Chennai has historically been a water-starved region, but never rain-starved as it receives much of its annual quota during the northeast or ‘retreating’ monsoon between October and December. But this November was like no other.
The water level in Tamil Nadu for the week ending 11.11.2015 was 124.4mm, as against the norm of 49.3mm, a departure of nearly 152 percent. Chennai recorded a massive 239mm rainfall as against the expected 88.5mm, 170 percent more than usual .
While the rain was much needed, the massive downpour which the city would normally receive over a period of weeks came down in just three days. This tore down the city’s infrastructure to bits. Subways and underpasses quickly filled up and lakes threatened to breach. Apart from the capital, the coastal districts of Cuddalore, Kanchipuram and Thiruvallur were among the worst hit. The overall death toll in the state has touched 79 .
Chennai recorded 452.44 mm of rainfall in November 1976, it's highest yet. The Met department, in September, did predict above average rainfall this season and the state and local governments began de-silting storm water drains and constructing recharge wells in some pockets but it is difficult to assess the quality of the work done. Most of the storage reservoirs and other PWD tanks were highly silted, which reduced their carrying capacity. Blame it on shoddy work or faulty figures, but it finally appeared like the city and its suburbs were completely unprepared to handle what came their way.
The history and geography of Chennai
Situated along the Bay of Bengal, Chennai is drained by two rivers turned sewers while a third skirts the Northern fringes. Chennai Metro Water pegs the annual average rainfall range between 1200mm and 1300mm. Four main reservoirs–Poondi, Cholavaram, Redhills and Chembarambakkam–store and supply water to the city and its suburbs. The combined storage capacity of the first three reservoirs after desilting and raising tank bunds was found to be 7,412 Mcft back in 1991-92. With Chembarambakkam Lake added, the storage capacity went up to 11,057 Mcft, according to official 2000 figures.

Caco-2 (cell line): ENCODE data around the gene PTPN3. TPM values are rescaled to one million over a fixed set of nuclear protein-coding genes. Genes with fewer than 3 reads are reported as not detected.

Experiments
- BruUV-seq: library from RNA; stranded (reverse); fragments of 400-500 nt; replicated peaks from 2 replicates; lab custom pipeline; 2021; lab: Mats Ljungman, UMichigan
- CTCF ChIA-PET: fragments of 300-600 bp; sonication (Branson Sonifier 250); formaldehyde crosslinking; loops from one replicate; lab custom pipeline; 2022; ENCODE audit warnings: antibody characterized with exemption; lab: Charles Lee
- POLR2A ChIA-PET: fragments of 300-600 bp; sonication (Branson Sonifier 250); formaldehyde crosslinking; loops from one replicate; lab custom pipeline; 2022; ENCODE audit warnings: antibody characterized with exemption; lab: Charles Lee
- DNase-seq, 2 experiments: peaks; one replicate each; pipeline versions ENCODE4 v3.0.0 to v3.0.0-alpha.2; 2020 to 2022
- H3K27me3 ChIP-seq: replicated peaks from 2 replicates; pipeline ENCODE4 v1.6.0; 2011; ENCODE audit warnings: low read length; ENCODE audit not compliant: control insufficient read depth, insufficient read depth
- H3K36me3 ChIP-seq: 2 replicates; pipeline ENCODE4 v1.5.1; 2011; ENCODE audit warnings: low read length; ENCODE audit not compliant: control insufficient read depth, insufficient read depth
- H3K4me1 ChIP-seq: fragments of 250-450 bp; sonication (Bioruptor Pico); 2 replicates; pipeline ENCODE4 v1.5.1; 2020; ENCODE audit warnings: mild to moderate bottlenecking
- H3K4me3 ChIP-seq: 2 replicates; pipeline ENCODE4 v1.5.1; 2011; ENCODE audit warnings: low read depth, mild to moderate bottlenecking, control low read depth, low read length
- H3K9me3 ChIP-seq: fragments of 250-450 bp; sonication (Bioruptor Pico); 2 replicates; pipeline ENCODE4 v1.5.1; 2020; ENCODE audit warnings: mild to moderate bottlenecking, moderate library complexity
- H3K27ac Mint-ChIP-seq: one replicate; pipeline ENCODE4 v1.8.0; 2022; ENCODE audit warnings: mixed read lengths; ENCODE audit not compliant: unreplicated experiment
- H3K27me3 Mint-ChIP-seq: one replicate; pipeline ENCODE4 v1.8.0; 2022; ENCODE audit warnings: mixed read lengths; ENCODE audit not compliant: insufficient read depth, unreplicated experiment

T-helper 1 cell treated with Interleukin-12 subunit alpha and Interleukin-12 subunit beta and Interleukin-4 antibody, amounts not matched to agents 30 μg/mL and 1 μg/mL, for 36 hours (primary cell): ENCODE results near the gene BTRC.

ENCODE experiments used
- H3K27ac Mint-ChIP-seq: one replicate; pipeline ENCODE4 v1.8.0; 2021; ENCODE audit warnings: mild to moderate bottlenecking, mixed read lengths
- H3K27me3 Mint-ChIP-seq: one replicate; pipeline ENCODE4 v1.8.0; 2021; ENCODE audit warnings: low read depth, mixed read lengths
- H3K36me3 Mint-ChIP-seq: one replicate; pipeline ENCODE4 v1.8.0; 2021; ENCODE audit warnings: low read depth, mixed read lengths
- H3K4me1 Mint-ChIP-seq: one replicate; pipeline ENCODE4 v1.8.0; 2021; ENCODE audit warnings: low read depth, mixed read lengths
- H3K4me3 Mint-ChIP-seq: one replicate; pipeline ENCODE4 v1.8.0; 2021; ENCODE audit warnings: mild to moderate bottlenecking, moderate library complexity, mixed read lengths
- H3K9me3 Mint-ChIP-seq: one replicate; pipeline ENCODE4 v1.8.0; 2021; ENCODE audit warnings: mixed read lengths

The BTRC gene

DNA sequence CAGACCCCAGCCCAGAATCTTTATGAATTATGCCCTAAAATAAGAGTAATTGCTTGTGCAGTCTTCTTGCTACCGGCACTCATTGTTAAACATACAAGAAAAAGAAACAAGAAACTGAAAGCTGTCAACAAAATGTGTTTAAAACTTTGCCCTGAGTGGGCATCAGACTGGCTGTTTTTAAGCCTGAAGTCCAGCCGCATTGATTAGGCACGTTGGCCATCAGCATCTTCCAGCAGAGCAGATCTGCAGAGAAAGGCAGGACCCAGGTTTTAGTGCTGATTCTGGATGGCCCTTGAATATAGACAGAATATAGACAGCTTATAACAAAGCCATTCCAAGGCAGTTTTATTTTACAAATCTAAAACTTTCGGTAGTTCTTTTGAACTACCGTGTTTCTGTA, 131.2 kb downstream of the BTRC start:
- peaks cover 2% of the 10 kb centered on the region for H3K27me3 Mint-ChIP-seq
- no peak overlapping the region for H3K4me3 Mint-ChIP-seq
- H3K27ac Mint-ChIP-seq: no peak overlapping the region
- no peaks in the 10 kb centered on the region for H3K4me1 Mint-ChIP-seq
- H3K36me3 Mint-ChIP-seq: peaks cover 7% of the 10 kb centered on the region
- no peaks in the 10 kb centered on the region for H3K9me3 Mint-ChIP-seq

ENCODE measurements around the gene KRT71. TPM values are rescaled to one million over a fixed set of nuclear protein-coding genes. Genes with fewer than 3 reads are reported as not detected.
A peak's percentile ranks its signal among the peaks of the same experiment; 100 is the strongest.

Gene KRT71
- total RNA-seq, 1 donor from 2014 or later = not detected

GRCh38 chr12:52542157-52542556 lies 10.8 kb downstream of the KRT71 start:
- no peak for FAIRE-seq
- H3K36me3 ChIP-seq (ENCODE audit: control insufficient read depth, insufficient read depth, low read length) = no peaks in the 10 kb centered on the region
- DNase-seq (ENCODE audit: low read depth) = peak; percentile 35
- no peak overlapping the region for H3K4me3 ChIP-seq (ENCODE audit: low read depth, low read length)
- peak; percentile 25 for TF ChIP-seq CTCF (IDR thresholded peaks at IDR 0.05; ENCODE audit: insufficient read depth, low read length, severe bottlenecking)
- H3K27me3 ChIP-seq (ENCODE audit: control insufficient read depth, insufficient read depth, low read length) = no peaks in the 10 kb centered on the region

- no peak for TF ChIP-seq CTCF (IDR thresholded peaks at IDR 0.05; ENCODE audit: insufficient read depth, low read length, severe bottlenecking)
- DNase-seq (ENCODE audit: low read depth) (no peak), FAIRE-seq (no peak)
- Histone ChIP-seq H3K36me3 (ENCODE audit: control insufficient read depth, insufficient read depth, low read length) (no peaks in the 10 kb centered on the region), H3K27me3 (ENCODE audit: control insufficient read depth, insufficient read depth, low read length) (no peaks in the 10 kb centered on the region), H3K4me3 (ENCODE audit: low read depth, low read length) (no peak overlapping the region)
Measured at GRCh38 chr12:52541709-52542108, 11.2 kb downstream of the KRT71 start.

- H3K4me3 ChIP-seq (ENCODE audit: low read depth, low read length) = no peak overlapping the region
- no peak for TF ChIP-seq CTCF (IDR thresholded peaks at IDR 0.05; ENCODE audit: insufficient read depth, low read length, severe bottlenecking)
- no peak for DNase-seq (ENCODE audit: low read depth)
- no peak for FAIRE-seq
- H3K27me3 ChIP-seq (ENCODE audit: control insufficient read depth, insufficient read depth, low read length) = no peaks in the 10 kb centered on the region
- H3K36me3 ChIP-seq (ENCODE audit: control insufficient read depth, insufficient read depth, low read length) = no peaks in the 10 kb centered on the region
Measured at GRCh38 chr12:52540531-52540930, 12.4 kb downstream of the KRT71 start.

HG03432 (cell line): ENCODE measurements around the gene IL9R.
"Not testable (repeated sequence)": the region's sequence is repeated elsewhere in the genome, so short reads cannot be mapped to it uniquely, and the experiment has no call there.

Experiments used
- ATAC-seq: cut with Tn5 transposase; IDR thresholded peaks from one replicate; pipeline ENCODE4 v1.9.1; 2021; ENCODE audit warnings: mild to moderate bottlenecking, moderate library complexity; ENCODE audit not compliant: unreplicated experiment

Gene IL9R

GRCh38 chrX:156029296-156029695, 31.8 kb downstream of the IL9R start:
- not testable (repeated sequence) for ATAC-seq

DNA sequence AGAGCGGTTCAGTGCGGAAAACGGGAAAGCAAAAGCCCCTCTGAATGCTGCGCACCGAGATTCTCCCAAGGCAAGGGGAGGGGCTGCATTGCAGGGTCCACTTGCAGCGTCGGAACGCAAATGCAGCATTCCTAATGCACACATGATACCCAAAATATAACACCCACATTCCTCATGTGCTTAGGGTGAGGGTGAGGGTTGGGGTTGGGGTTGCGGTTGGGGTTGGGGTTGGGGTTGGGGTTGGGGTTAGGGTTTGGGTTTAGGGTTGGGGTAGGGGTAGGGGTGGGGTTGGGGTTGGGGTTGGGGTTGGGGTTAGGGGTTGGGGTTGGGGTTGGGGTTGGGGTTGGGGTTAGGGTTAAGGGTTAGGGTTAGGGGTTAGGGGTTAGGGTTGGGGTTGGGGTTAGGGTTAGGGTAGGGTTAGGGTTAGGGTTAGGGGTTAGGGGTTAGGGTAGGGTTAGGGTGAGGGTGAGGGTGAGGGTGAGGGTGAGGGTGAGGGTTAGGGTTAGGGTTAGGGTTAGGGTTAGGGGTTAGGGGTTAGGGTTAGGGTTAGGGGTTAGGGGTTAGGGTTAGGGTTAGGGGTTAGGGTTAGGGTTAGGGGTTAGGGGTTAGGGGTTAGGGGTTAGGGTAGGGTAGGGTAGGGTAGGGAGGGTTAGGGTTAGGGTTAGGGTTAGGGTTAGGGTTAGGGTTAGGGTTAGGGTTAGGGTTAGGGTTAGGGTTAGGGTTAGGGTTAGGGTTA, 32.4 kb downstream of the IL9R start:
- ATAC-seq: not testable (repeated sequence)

Although the state was one of the pioneers of rainwater harvesting, monitoring and maintaining existing structures was apparently not its forte. With a misguided idea that storm water drains are the panacea for all that ails Chennai, the Corporation embarked on a massive plan to flood-proof the city. As a result, hundreds of kilometres of these concrete drains were constructed and now uselessly criss-cross the city’s underground filled with illegally-discharged sewage and garbage. The Corporation clears out the drains out periodically, but in the eternal battle of man versus garbage, garbage always triumphs. With most of the city’s underground drains clogged or contaminated and the limited availability of unpaved area, the water has nowhere to go.
In most parts of Chennai, people precede basic civic infrastructure. Plots are sold and houses constructed along river banks, lake fringes, and on wastelands even in the absence of Metro water and sewerage connections. The localities that remained marooned for days together are situated in the lowest points of the city. Velacherry is home to a large lake while Pallikaranai is essentially a marsh land around which, in the recent past, several high-rises have cropped up. Perumbakkam and Mambakkam house sizable lakes around which villas and residential complexes have mushroomed. The IT expressway along the Old Mahabalipuram Road cut across several water bodies very close to the Bay of Bengal on the East.
With several lakes and two rivers cutting across the city, the problem of encroachment is huge. It is not very difficult to spot shanties and illegal houses along the banks of the Rivers Cooum or Adayar. Many cascading tanks that had flood-proofed the city for decades now remain mere memories. The elevated Mass Rapid Transit System (MRTS) is almost entirely laid out along the Buckingham Canal. Most high rises along the IT expressway have been constructed on reclaimed marshland and their drainage lines. The administration must come down hard on such encroachers, big and small, regardless of political or caste affiliations.
When it comes to disasters, preparedness goes a long way in limiting if not completely eliminating, casualities. The importance of regular maintenance of tank and river infrastructure such as periodic repair and overhaul of bunds, taking prompt action against encroachers, and ensuring the safety of people in low-lying areas cannot be overstated. The city would do much better if officials show a bit more caution and prudence in granting plan approvals and building licenses keeping the city’s geography and geo-hydrology in mind.
Lead image courtesy: The Hindu